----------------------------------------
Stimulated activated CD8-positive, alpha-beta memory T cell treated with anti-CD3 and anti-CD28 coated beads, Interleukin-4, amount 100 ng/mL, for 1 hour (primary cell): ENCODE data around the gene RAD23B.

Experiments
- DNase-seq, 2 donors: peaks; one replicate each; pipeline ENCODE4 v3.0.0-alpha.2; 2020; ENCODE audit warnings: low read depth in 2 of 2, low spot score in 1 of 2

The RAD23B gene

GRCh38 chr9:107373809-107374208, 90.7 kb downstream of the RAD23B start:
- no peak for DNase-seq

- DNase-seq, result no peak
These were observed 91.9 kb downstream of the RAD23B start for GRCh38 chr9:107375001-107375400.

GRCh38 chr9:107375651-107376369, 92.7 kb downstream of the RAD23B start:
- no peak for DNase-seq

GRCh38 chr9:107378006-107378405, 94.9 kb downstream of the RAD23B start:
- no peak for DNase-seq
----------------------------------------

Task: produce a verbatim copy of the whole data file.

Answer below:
Stimulated activated CD8-positive, alpha-beta memory T cell treated with anti-CD3 and anti-CD28 coated beads, Interleukin-4, amount 100 ng/mL, for 1 hour (primary cell): ENCODE data around the gene RAD23B.

Experiments
- DNase-seq, 2 donors: peaks; one replicate each; pipeline ENCODE4 v3.0.0-alpha.2; 2020; ENCODE audit warnings: low read depth in 2 of 2, low spot score in 1 of 2

The RAD23B gene

GRCh38 chr9:107373809-107374208, 90.7 kb downstream of the RAD23B start:
- no peak for DNase-seq

- DNase-seq, result no peak
These were observed 91.9 kb downstream of the RAD23B start for GRCh38 chr9:107375001-107375400.

GRCh38 chr9:107375651-107376369, 92.7 kb downstream of the RAD23B start:
- no peak for DNase-seq

GRCh38 chr9:107378006-107378405, 94.9 kb downstream of the RAD23B start:
- no peak for DNase-seq